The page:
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Government policy and inward investment attraction in Scotland

Hood, N. and Young, S. (1981) Government policy and inward investment attraction in Scotland. Quarterly Economic Commentary, 6 (4). pp. 39-47. ISSN 0306-7866

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Abstract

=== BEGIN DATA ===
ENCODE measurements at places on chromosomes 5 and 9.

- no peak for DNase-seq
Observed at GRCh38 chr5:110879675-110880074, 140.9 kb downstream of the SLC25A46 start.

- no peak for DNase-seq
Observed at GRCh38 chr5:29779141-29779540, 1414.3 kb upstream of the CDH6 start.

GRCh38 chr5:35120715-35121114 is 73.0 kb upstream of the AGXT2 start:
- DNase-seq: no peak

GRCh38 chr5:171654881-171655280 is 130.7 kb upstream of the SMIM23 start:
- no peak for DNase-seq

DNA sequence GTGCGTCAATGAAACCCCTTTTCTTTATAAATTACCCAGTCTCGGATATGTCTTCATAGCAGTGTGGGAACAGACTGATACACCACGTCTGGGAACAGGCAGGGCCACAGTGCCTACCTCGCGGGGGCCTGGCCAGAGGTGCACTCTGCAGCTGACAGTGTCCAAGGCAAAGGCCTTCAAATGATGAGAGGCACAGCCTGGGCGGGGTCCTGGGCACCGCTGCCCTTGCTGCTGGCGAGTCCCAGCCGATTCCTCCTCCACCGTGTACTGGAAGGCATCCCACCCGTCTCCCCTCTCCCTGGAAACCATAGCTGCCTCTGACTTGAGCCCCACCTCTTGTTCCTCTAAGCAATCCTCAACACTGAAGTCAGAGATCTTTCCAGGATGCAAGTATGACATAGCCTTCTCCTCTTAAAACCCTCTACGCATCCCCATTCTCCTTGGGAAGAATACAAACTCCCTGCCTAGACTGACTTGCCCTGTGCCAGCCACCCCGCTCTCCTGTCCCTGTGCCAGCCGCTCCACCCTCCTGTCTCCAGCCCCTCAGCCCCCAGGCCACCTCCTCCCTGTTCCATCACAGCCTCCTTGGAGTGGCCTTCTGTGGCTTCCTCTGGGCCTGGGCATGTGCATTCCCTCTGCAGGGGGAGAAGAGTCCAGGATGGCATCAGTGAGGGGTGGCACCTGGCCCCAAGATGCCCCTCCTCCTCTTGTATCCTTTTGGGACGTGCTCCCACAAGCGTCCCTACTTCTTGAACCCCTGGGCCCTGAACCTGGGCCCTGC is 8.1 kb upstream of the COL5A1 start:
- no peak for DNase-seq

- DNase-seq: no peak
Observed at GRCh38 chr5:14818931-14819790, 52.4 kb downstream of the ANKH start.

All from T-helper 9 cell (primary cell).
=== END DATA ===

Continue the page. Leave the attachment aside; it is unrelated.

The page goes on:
Foreign direct investment has played an important role in the development of the Scottish economy in the post war period. Accounting for over 90,000 jobs in Scottish manufacturing industry or around 16% of manufacturing employment, Scotland is marginally more dependent on investment from overseas than the UK as a whole (at around 15%). An important dimension of foreign direct investment in Scotland over the past ten years has been a substantial decline in employment in some of the long established plants of major corporations, especially those with mechanical or mechanical engineering orientations. While the explanations of this trend are complex the net effect has been a growing recognition that in order to "guarantee stability of employment (in the foreign sector overall) there would have to be continued pressure to add significantly to the 'feed-stock' of new entrants to offset the employment decline in the integrating and rationalising corporations". The problems in even attempting to maintain the existing overall employment levels in the foreign owned sector are substantial, given the recession conditions, reduced levels of foreign direct investment from the US, the dramatic increase in competition for mobile projects and so on. It is perhaps not surprising, given this environment, that the past year has seen a growing interest in improving the effectiveness of Scottish efforts to attract additional, and develop existing, foreign corporations. Such an evaluation of Scottish practice is long overdue. Nor has this solely been of concern in Scotland since the Select Committee on Welsh Affairs has also been collecting evidence on the same issue in the recent past. The purpose of this paper is to make a critical appraisal of policy towards inward direct investment in Scotland. Having identified the crucial issues, the policy directions are considered in the light both of the findings of the Committee on Scottish Affairs (August 1980) and of the Government response (March 1981). Thereafter a proposed programme of action is examined for both the newly-established 'Locate in Scotland' (LIS) unit and for the UK as a whole over the next few years.